Zahm: The market will likely look a lot like it did in the late 1990s, with a European-overlay. By this I mean that homeowners will adopt the view Europeans have traditionally held when it comes to real estate: A house is a home, only marginally an investment, and definitely not an ATM or a retirement account. This more conservative, or traditional, viewpoint will be mirrored by the way homes are financed, and European-style covered bonds will play a role. Home loans will look like they have in the past, and alternative loan products will carry increased scrutiny.

Securitization, in some form will remain a central underpinning of finance, but it will carry a new emphasis on originators' retaining skin in the game. The trouble here is that requirements have to be effective while, at the same time, not so onerous as to slow market recovery – a difficult balancing act.

Q: Covered bonds were talked up prior to the recession. Do you believe this market can finally take root after the crisis is behind us?

Zahm: I believe that covered bonds are a nearly perfect solution to our situation. They'll be a key component of RMBS 2.0. They've weathered the storm fairly well and contain a key element securitization lacks: a double layer of protection for investors, with the asset being backstopped by the issuer.

They're not a securitization product in the purest sense, because lenders retain the default risk, but they provide what looks like gentle medicine that works. In addition to accountability, they provide excellent mechanisms for transparency. The biggest stumbling blocks at the moment are legislative issues and a lack of understanding in the U.S. – but both of these can change quickly.

One example: Last summer's Federal Deposit Insurance Corp. oversight and policy statement provides greater certainty for holders of covered bonds as to damages and rights. The trouble is, covered bonds don't provide a good option for private label because they require a capital base to retain loans on balance sheets. This works against smaller market participants. They also don't provide the leverage seen in the past. But in light of the new age of deleveraging, this isn't altogether a bad thing.

Q: In a post-crisis environment, where will the government-sponsored enterprises (GSEs) fit in?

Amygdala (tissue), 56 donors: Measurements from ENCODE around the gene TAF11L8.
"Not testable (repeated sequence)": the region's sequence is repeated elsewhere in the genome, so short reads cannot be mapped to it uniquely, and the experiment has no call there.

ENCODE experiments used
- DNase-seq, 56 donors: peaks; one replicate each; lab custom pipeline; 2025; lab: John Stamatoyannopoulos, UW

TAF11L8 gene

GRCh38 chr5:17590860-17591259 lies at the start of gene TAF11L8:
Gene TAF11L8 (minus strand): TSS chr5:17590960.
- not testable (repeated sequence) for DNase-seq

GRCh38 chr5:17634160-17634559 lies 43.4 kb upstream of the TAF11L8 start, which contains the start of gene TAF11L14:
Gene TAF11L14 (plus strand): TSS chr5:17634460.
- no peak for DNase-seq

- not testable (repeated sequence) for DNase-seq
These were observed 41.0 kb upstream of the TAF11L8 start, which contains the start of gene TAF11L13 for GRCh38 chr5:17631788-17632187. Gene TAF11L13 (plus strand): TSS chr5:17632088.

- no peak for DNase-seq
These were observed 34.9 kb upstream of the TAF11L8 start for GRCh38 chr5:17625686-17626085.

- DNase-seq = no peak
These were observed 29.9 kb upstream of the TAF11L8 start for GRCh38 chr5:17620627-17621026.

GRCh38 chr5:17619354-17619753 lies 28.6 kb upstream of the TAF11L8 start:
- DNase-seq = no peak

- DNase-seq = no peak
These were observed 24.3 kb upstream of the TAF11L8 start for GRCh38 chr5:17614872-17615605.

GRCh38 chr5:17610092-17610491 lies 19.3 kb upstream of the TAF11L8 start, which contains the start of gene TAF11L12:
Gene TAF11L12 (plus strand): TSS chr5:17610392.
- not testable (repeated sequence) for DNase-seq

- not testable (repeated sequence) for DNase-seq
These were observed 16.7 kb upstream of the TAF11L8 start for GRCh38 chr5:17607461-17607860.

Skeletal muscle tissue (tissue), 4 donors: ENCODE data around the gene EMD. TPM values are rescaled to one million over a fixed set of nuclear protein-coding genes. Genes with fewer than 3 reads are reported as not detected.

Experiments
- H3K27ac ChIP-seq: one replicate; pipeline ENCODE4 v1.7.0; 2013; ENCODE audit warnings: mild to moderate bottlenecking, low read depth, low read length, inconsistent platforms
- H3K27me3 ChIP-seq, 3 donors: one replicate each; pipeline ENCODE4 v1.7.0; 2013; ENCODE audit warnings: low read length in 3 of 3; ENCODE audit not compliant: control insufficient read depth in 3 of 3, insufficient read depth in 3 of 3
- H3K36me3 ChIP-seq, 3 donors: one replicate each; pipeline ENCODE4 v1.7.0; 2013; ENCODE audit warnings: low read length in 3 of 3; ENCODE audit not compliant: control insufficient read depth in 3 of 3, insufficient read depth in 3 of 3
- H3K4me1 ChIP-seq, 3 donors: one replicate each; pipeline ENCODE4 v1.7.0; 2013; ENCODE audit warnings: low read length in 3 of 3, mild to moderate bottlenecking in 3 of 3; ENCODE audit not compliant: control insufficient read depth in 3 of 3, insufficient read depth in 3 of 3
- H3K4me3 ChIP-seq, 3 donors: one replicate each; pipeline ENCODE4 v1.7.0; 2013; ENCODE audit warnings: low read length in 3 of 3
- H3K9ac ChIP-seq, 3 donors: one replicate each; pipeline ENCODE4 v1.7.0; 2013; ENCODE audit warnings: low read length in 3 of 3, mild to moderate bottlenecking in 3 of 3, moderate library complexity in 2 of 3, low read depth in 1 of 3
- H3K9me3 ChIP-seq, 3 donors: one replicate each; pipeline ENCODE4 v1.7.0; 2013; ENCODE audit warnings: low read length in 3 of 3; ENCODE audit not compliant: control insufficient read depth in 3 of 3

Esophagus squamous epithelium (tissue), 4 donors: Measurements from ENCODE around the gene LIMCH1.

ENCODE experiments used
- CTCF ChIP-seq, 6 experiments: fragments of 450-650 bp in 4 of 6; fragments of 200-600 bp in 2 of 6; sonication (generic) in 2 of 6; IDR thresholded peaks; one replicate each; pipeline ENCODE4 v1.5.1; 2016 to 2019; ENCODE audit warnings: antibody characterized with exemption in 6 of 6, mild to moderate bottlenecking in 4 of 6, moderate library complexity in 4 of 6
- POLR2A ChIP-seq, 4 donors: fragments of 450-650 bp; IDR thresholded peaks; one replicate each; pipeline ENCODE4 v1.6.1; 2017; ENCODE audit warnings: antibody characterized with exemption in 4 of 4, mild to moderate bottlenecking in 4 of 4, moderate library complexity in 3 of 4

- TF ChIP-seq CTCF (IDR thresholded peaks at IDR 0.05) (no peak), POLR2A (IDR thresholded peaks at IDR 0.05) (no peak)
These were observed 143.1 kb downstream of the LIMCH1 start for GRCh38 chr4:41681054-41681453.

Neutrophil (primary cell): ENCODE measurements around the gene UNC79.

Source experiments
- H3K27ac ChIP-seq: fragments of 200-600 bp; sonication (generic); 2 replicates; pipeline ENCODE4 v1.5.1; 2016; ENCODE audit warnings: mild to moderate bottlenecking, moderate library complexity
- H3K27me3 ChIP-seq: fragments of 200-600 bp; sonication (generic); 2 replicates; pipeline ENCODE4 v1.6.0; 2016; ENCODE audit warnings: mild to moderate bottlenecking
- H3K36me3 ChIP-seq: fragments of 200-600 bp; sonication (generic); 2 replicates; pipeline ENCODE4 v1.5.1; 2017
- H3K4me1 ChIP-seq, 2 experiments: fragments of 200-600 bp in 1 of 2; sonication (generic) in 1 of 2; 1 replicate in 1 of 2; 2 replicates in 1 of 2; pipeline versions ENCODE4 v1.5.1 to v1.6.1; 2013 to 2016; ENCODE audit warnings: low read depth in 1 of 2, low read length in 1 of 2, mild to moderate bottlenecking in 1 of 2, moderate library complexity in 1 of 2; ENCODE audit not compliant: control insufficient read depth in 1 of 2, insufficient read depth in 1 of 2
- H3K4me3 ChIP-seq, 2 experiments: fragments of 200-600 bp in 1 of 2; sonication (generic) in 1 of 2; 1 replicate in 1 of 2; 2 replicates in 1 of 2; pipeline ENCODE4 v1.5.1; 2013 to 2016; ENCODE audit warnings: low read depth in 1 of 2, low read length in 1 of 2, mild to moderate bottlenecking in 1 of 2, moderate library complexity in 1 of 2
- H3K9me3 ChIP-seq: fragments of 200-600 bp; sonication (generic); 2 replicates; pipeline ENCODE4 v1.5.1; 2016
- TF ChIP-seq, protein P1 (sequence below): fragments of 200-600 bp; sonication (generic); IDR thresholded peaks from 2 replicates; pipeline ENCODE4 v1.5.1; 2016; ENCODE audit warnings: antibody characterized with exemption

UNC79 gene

Zahm: I don't see a huge impetus to push away from GSEs in the future. The transfer of risk from the private sector to public balance sheets has created a tectonic shift, ranging from allegiances within the industry to the way we view the role of government.

Virtually all mortgage originators work indirectly for GSEs now in some form, and increased capital and reporting requirements being required will further raise barriers to entry, while closely aligning the interests of both. There's unlikely to be a movement to bite the hand that feeds the business and keeps the doors open from that end. Banks are in no position to complain about inefficiencies or to claim that they could handle issues any better.

Plus, it's going to take a long time for them to wean themselves off of government funding support, especially as they're still under deleveraging pressure. Government seldom motivates itself to cede control once obtained. And in the larger context, there also seems to be a growing acceptance of the role of government across different industries.

Banking, healthcare and insurance, energy, mortgages – the sense of the moment is that private regulation and controls haven't provided the results or the answers that we need, and in fact, they created the mess that we're now in.

Deleveraging will continue for some time, and it's going to take time to get new policies in place and engaged. The policies will have to grapple with conflicting needs: ensuring sufficient credit growth, maintaining exit strategies, all while maintaining a balance between regulation and market forces.

The challenge is going to be how to foster, and not suffocate innovation and growth – and this is rarely government's strength.

But as long as the GSEs are able to at least show some marginal advantages over the older system – not difficult under the circumstances – and their inefficiencies and inequities are not shown to be too egregious, we're likely to see them continue to dominate for some time to come.